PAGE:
The biennial International AIDS Conference, known as AIDS 2016, convened in Durban, South Africa from July 18–22, 2016. The conference’s events were centred around the theme of ‘Accessing Equity Rights Now.’ To bolster this message, the conference featured AIDS experts and activists, such as Bill Gates, Prince Harry, Charlize Theron, Elton John, and UN Secretary-General Ban Ki-Moon.
Canada’s role in the global fight against HIV did not go unnoticed. Canada was praised for its recent pledge to give $785 million to the Global Fund to Fight AIDS, Tuberculosis and Malaria. Notable Canadians at the conference included Federal Health Minister and HIV activist Jane Philpott, and Stephen Lewis of the NGO AIDS Free World and his eponymous HIV/AIDS foundation.
The conference focused on the need to protect the rights of “key populations,” an umbrella term for groups at higher risk of contracting HIV, such as LGBT individuals, injection drug users, and sex workers.
While Canada guarantees a right to healthcare for all its citizens, a number of countries that suffer from high rates of HIV infection do not promise or follow through on promises of the same. In some cases, governments criminalize the actions of these key population members.
In these countries, access to harm reduction services and HIV treatment is difficult to obtain. This leads to the exacerbation of the country’s HIV situation. For this reason, the conference resoundingly called for equitable healthcare rights as a major solution to slowing the HIV epidemic.
While rights are undoubtedly a necessity to eliminate HIV/AIDS, other key issues need to be addressed as well. The technology to prevent the proliferation of the HIV virus has existed for decades.
With the advent of antiretroviral therapy (ART) drugs in the mid-1990s, HIV became treatable. These drugs not only allow HIV-positive people to live long and full lives, but they also biologically reduce the likelihood of HIV being transmitted to others by reducing viral load in the bloodstream. Studies have shown that HIV-positive people taking ART as prescribed had a greatly reduced risk of transmitting the virus to their sexual partners.
If we have treatment that makes HIV harder to transmit, how is it that the HIV/AIDS epidemic is still a reality around the world today? Worldwide, access to these medicines remains an issue that stands in the way of eliminating HIV/AIDS. At AIDS 2016, this topic was discussed at two major press conferences.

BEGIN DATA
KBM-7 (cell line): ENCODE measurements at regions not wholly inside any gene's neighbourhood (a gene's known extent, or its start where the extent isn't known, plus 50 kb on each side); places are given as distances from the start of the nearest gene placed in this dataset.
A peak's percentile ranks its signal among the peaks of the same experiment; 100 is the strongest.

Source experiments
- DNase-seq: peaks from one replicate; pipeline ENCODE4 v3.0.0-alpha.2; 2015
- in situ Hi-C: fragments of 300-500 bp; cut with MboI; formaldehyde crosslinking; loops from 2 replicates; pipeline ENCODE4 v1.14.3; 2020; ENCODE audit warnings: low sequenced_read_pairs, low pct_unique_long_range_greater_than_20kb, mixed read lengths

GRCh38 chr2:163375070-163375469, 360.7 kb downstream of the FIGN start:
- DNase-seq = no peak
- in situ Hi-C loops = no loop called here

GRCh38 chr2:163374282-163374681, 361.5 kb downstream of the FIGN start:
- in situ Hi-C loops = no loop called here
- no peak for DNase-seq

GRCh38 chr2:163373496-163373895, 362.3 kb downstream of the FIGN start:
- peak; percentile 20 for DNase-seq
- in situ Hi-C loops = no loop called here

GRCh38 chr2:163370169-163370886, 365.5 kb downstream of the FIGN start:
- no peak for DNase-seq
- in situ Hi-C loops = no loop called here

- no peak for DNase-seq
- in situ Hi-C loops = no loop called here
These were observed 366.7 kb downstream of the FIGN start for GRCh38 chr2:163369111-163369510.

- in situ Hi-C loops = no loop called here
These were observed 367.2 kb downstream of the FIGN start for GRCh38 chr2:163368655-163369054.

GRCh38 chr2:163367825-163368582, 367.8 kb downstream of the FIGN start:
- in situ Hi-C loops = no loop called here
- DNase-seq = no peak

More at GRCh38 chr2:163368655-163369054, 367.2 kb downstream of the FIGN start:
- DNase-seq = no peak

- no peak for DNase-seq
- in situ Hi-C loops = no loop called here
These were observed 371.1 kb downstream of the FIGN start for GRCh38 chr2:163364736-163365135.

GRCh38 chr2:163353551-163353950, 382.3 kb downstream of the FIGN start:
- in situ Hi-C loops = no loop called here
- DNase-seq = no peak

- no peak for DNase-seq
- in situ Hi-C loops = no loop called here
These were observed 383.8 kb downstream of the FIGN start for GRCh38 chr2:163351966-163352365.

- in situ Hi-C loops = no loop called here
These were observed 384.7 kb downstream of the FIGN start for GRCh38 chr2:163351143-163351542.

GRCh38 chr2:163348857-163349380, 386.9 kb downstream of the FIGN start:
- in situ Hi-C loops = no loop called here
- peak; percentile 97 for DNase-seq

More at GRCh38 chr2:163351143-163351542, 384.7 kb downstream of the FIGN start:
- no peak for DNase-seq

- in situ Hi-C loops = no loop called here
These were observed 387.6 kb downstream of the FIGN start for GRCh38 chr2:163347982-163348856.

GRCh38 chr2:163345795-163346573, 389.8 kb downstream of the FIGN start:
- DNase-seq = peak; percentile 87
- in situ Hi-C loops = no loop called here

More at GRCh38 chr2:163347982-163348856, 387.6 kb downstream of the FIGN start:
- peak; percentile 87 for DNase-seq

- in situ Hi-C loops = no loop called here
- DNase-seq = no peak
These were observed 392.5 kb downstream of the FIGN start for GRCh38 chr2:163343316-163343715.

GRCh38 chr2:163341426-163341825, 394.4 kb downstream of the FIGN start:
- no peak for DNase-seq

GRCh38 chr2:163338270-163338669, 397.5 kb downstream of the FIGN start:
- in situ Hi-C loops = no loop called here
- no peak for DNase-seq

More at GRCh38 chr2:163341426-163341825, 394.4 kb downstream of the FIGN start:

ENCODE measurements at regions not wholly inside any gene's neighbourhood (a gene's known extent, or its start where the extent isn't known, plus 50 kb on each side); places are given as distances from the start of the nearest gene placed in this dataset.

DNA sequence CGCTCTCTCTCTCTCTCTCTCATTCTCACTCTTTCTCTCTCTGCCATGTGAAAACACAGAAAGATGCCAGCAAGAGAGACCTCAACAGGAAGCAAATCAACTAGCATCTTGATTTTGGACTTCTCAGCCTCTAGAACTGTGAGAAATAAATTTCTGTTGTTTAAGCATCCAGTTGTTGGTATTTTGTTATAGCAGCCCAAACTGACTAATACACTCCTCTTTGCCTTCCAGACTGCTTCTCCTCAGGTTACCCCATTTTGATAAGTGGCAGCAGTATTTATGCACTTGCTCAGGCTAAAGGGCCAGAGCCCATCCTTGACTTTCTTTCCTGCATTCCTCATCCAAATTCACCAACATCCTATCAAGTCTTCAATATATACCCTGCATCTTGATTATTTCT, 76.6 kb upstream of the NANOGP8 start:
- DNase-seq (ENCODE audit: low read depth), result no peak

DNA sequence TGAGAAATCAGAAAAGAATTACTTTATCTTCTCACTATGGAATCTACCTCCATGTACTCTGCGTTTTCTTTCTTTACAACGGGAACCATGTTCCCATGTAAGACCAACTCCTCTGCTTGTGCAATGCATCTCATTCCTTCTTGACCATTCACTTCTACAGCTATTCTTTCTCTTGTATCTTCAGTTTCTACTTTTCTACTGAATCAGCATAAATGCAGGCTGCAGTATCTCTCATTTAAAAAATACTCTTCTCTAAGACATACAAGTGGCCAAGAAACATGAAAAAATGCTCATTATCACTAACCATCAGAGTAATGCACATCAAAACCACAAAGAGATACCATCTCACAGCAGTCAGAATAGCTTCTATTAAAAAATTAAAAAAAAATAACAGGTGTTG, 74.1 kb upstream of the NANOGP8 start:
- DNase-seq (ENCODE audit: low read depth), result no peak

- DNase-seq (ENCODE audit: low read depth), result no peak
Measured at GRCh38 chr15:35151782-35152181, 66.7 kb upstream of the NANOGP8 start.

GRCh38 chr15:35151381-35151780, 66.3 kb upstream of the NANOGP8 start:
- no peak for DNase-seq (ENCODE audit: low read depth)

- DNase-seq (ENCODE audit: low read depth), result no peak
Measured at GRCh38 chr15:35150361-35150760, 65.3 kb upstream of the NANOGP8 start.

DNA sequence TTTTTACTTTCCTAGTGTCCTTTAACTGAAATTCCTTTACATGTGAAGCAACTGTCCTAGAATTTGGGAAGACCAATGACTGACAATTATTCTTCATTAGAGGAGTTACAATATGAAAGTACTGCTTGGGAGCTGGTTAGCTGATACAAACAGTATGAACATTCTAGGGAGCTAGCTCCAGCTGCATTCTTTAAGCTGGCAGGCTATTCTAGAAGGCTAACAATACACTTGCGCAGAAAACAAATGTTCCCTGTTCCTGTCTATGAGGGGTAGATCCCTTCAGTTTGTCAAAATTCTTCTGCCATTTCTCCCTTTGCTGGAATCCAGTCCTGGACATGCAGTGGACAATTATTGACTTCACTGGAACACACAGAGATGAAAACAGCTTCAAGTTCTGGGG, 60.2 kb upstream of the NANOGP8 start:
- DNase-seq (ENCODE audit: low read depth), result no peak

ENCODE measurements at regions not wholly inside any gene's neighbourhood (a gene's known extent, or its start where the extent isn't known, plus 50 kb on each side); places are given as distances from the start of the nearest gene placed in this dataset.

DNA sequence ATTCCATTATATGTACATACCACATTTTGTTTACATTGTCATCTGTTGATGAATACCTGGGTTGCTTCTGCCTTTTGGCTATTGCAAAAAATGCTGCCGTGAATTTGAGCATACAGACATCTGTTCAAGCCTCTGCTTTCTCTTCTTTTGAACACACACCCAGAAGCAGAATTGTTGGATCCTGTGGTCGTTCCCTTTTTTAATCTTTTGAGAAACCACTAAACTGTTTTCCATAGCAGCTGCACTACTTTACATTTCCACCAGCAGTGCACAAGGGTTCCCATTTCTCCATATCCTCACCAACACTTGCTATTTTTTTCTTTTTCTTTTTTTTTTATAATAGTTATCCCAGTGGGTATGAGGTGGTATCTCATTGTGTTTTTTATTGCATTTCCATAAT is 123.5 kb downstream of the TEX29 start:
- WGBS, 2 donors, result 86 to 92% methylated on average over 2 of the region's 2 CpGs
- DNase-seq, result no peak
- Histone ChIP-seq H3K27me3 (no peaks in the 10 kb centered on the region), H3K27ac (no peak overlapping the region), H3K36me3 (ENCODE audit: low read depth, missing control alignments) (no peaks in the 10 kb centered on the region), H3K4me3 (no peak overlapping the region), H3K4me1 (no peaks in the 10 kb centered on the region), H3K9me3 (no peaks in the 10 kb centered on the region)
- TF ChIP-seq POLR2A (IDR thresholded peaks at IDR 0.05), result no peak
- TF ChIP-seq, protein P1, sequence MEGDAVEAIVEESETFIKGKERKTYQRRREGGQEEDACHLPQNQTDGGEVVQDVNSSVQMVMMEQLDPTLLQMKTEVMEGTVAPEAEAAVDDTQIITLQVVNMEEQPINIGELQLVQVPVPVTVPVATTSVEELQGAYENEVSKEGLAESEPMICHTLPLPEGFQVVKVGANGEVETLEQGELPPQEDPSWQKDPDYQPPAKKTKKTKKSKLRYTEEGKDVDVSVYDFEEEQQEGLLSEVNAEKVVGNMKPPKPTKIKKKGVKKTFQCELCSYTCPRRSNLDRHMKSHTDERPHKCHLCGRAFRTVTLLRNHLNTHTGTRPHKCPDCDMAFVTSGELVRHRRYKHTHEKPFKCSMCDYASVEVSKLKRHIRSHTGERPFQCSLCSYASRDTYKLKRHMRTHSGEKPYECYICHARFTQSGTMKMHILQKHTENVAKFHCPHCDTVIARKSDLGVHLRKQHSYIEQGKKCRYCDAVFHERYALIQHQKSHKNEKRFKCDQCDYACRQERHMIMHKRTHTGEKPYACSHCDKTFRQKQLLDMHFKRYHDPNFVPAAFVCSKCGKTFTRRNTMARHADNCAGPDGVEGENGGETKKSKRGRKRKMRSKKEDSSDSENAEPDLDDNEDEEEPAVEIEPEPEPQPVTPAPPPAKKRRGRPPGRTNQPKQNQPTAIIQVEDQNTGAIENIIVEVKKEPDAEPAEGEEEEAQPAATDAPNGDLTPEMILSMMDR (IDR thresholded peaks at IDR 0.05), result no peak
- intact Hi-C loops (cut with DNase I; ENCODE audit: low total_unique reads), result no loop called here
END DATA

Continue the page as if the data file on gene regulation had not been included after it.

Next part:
The first featured Ban Ki-Moon, former Swiss President Ruth Dreifuss, and other members of the UN High Level Panel on Access to Medicines. While ART has been available for over 20 years, access to it has been limited by the high costs imposed by the pharmaceutical companies that hold their patents. While the panel advocated for countries to utilize flexibilities in international intellectual property agreements, the sad reality remains that millions are unable to afford these drugs.
At a later press conference convened by Stephen Lewis, the need for improving global access to generic versions of ART was stated loud and clear. Up until now, India has been a leader in producing more than 80 per cent of the world’s ART by volume thanks to the country’s resistance to international drug patent laws. For this reason, the Indian government continues to face immense international pressure.
Stephen Lewis unabashedly called out the parties he believes are in the way of the production of generic ART. “There is a conspiracy at work… formed between the Government of the United States, the Government of India, and the pharmaceutical industry. This is an effort… to have India subdue to the force of the United States in particular, in protecting the patents of the major drug companies and undermining the capacity of generics.”
Regardless of whether or not ART is accessible, the world still lacks a cure or vaccine for HIV. Possible long-term solutions discussed at the conference included gene editing as a preventative measure and stem cell transplantation as a possible cure.
The United Nations has set a goal to end the AIDS epidemic by 2030. While the goal is ambitious, it’s not impossible. With improved access to medicines, improved equity rights for key populations, and global support for HIV/AIDS programs and research, we may get there.